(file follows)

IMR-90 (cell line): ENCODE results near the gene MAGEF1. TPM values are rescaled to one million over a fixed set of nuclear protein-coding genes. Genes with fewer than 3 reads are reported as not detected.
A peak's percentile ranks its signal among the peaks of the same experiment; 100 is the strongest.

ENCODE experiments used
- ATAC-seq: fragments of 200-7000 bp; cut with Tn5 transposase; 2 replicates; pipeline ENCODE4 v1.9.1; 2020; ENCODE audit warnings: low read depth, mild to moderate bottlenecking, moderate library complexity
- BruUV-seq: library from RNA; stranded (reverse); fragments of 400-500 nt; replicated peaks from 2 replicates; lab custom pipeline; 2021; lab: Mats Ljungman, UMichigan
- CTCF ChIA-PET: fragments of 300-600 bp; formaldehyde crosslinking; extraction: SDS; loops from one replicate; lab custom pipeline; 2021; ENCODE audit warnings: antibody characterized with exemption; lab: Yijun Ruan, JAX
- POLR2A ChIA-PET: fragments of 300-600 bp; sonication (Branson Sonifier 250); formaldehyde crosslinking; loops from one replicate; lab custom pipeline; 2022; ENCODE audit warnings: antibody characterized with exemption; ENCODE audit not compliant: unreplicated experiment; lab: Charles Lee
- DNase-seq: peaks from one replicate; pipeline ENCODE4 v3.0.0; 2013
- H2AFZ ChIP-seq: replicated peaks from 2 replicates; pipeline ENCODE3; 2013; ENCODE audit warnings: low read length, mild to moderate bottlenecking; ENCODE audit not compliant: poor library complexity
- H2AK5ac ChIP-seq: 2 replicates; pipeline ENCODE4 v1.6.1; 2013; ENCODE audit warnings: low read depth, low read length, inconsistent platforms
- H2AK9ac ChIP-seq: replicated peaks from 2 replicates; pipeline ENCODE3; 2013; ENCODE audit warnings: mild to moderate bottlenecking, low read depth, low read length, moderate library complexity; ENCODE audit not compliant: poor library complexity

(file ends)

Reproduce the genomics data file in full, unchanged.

IMR-90 (cell line): ENCODE results near the gene MAGEF1. TPM values are rescaled to one million over a fixed set of nuclear protein-coding genes. Genes with fewer than 3 reads are reported as not detected.
A peak's percentile ranks its signal among the peaks of the same experiment; 100 is the strongest.

ENCODE experiments used
- ATAC-seq: fragments of 200-7000 bp; cut with Tn5 transposase; 2 replicates; pipeline ENCODE4 v1.9.1; 2020; ENCODE audit warnings: low read depth, mild to moderate bottlenecking, moderate library complexity
- BruUV-seq: library from RNA; stranded (reverse); fragments of 400-500 nt; replicated peaks from 2 replicates; lab custom pipeline; 2021; lab: Mats Ljungman, UMichigan
- CTCF ChIA-PET: fragments of 300-600 bp; formaldehyde crosslinking; extraction: SDS; loops from one replicate; lab custom pipeline; 2021; ENCODE audit warnings: antibody characterized with exemption; lab: Yijun Ruan, JAX
- POLR2A ChIA-PET: fragments of 300-600 bp; sonication (Branson Sonifier 250); formaldehyde crosslinking; loops from one replicate; lab custom pipeline; 2022; ENCODE audit warnings: antibody characterized with exemption; ENCODE audit not compliant: unreplicated experiment; lab: Charles Lee
- DNase-seq: peaks from one replicate; pipeline ENCODE4 v3.0.0; 2013
- H2AFZ ChIP-seq: replicated peaks from 2 replicates; pipeline ENCODE3; 2013; ENCODE audit warnings: low read length, mild to moderate bottlenecking; ENCODE audit not compliant: poor library complexity
- H2AK5ac ChIP-seq: 2 replicates; pipeline ENCODE4 v1.6.1; 2013; ENCODE audit warnings: low read depth, low read length, inconsistent platforms
- H2AK9ac ChIP-seq: replicated peaks from 2 replicates; pipeline ENCODE3; 2013; ENCODE audit warnings: mild to moderate bottlenecking, low read depth, low read length, moderate library complexity; ENCODE audit not compliant: poor library complexity